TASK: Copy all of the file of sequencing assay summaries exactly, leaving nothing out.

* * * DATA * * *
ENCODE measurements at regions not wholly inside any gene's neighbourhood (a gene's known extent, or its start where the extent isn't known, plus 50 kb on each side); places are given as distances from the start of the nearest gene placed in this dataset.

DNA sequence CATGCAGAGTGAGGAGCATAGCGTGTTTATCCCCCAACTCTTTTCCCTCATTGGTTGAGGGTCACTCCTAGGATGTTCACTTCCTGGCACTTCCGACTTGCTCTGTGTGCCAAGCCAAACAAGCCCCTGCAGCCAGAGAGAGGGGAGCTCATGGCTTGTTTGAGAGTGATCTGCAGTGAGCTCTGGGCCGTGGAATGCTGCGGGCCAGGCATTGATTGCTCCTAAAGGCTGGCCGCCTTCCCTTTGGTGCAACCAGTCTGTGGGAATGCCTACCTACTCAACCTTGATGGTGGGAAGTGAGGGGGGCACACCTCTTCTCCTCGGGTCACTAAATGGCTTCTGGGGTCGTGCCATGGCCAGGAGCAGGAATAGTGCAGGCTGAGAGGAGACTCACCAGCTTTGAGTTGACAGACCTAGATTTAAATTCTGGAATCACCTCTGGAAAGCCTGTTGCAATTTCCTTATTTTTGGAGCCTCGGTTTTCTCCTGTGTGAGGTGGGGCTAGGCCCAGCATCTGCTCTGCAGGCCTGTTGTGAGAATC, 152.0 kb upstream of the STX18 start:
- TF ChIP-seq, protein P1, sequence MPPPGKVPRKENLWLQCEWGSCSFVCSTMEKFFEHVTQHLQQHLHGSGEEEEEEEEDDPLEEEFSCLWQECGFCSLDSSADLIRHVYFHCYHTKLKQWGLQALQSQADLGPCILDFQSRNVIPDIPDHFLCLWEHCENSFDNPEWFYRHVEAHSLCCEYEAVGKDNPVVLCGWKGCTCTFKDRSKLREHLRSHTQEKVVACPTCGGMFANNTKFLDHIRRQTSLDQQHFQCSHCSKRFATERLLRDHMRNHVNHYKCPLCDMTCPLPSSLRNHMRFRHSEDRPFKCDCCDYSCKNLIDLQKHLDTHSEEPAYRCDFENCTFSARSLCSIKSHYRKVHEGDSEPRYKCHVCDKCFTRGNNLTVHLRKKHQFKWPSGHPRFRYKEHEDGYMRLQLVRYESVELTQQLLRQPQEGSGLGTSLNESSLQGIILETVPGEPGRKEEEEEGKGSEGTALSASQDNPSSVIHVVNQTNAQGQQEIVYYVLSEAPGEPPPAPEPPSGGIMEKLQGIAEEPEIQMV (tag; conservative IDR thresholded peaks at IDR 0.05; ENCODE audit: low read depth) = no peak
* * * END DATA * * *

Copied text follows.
ENCODE measurements at regions not wholly inside any gene's neighbourhood (a gene's known extent, or its start where the extent isn't known, plus 50 kb on each side); places are given as distances from the start of the nearest gene placed in this dataset.

DNA sequence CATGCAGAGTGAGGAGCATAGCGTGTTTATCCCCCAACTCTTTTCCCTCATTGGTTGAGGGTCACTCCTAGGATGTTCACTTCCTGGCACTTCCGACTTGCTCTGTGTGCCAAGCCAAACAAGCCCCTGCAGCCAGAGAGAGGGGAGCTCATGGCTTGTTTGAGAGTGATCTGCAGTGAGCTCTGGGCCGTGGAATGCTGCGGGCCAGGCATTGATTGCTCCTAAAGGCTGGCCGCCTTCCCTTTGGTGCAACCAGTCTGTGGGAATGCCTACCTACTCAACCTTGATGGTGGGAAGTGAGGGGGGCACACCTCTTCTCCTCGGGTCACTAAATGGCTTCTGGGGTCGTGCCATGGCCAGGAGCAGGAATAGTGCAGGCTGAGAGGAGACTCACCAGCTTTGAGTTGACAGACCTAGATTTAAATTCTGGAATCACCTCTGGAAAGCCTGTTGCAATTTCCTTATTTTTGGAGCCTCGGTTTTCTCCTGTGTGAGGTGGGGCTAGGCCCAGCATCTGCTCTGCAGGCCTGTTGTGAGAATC, 152.0 kb upstream of the STX18 start:
- TF ChIP-seq, protein P1, sequence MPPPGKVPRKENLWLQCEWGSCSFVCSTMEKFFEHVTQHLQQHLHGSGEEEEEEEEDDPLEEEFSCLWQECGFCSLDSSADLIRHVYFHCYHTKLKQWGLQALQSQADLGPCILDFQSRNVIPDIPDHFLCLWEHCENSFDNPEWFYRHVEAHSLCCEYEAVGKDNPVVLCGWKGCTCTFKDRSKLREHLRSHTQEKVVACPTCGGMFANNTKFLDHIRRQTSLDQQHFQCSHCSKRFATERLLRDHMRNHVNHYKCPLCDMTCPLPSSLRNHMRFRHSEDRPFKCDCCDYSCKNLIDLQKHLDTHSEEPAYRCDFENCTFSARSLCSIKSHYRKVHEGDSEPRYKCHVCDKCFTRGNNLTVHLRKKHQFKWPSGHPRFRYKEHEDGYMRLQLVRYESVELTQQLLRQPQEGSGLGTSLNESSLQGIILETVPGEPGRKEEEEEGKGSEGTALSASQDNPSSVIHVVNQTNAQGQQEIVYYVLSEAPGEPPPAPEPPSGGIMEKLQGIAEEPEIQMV (tag; conservative IDR thresholded peaks at IDR 0.05; ENCODE audit: low read depth) = no peak